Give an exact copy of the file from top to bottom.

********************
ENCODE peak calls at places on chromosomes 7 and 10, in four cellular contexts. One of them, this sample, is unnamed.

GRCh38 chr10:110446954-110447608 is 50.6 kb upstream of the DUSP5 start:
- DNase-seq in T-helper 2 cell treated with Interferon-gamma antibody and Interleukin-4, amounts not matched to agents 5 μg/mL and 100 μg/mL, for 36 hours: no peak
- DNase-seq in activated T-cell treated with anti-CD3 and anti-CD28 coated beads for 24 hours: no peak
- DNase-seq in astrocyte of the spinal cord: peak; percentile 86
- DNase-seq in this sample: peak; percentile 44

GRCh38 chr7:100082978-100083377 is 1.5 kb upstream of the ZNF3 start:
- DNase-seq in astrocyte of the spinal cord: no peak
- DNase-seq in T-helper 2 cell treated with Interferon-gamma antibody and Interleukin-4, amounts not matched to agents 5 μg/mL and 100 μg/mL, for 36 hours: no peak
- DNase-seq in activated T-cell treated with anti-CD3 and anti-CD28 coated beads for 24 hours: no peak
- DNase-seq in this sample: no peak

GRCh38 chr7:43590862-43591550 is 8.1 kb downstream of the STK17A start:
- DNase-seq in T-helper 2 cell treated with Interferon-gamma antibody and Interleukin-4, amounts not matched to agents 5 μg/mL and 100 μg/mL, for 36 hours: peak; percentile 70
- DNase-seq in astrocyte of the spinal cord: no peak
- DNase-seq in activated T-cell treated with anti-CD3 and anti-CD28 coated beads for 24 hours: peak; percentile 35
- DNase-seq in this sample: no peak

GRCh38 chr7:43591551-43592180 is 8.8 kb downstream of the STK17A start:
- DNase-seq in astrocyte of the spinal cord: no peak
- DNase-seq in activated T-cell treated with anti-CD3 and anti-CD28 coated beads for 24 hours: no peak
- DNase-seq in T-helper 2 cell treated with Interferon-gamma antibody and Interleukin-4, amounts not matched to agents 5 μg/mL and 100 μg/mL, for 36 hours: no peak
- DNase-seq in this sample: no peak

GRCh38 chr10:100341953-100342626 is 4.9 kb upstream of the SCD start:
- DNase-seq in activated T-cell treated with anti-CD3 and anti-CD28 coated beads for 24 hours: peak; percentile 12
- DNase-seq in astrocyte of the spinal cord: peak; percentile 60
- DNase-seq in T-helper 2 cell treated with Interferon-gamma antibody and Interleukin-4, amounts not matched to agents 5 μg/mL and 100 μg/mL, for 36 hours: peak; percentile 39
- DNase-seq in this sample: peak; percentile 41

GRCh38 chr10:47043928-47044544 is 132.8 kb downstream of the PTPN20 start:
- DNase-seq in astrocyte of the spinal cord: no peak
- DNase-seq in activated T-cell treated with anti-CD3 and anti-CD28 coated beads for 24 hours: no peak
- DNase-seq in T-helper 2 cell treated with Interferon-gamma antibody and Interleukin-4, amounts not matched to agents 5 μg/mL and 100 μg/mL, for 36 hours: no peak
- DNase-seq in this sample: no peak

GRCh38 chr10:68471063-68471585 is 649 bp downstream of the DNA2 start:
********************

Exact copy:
ENCODE peak calls at places on chromosomes 7 and 10, in four cellular contexts. One of them, this sample, is unnamed.

GRCh38 chr10:110446954-110447608 is 50.6 kb upstream of the DUSP5 start:
- DNase-seq in T-helper 2 cell treated with Interferon-gamma antibody and Interleukin-4, amounts not matched to agents 5 μg/mL and 100 μg/mL, for 36 hours: no peak
- DNase-seq in activated T-cell treated with anti-CD3 and anti-CD28 coated beads for 24 hours: no peak
- DNase-seq in astrocyte of the spinal cord: peak; percentile 86
- DNase-seq in this sample: peak; percentile 44

GRCh38 chr7:100082978-100083377 is 1.5 kb upstream of the ZNF3 start:
- DNase-seq in astrocyte of the spinal cord: no peak
- DNase-seq in T-helper 2 cell treated with Interferon-gamma antibody and Interleukin-4, amounts not matched to agents 5 μg/mL and 100 μg/mL, for 36 hours: no peak
- DNase-seq in activated T-cell treated with anti-CD3 and anti-CD28 coated beads for 24 hours: no peak
- DNase-seq in this sample: no peak

GRCh38 chr7:43590862-43591550 is 8.1 kb downstream of the STK17A start:
- DNase-seq in T-helper 2 cell treated with Interferon-gamma antibody and Interleukin-4, amounts not matched to agents 5 μg/mL and 100 μg/mL, for 36 hours: peak; percentile 70
- DNase-seq in astrocyte of the spinal cord: no peak
- DNase-seq in activated T-cell treated with anti-CD3 and anti-CD28 coated beads for 24 hours: peak; percentile 35
- DNase-seq in this sample: no peak

GRCh38 chr7:43591551-43592180 is 8.8 kb downstream of the STK17A start:
- DNase-seq in astrocyte of the spinal cord: no peak
- DNase-seq in activated T-cell treated with anti-CD3 and anti-CD28 coated beads for 24 hours: no peak
- DNase-seq in T-helper 2 cell treated with Interferon-gamma antibody and Interleukin-4, amounts not matched to agents 5 μg/mL and 100 μg/mL, for 36 hours: no peak
- DNase-seq in this sample: no peak

GRCh38 chr10:100341953-100342626 is 4.9 kb upstream of the SCD start:
- DNase-seq in activated T-cell treated with anti-CD3 and anti-CD28 coated beads for 24 hours: peak; percentile 12
- DNase-seq in astrocyte of the spinal cord: peak; percentile 60
- DNase-seq in T-helper 2 cell treated with Interferon-gamma antibody and Interleukin-4, amounts not matched to agents 5 μg/mL and 100 μg/mL, for 36 hours: peak; percentile 39
- DNase-seq in this sample: peak; percentile 41

GRCh38 chr10:47043928-47044544 is 132.8 kb downstream of the PTPN20 start:
- DNase-seq in astrocyte of the spinal cord: no peak
- DNase-seq in activated T-cell treated with anti-CD3 and anti-CD28 coated beads for 24 hours: no peak
- DNase-seq in T-helper 2 cell treated with Interferon-gamma antibody and Interleukin-4, amounts not matched to agents 5 μg/mL and 100 μg/mL, for 36 hours: no peak
- DNase-seq in this sample: no peak

GRCh38 chr10:68471063-68471585 is 649 bp downstream of the DNA2 start: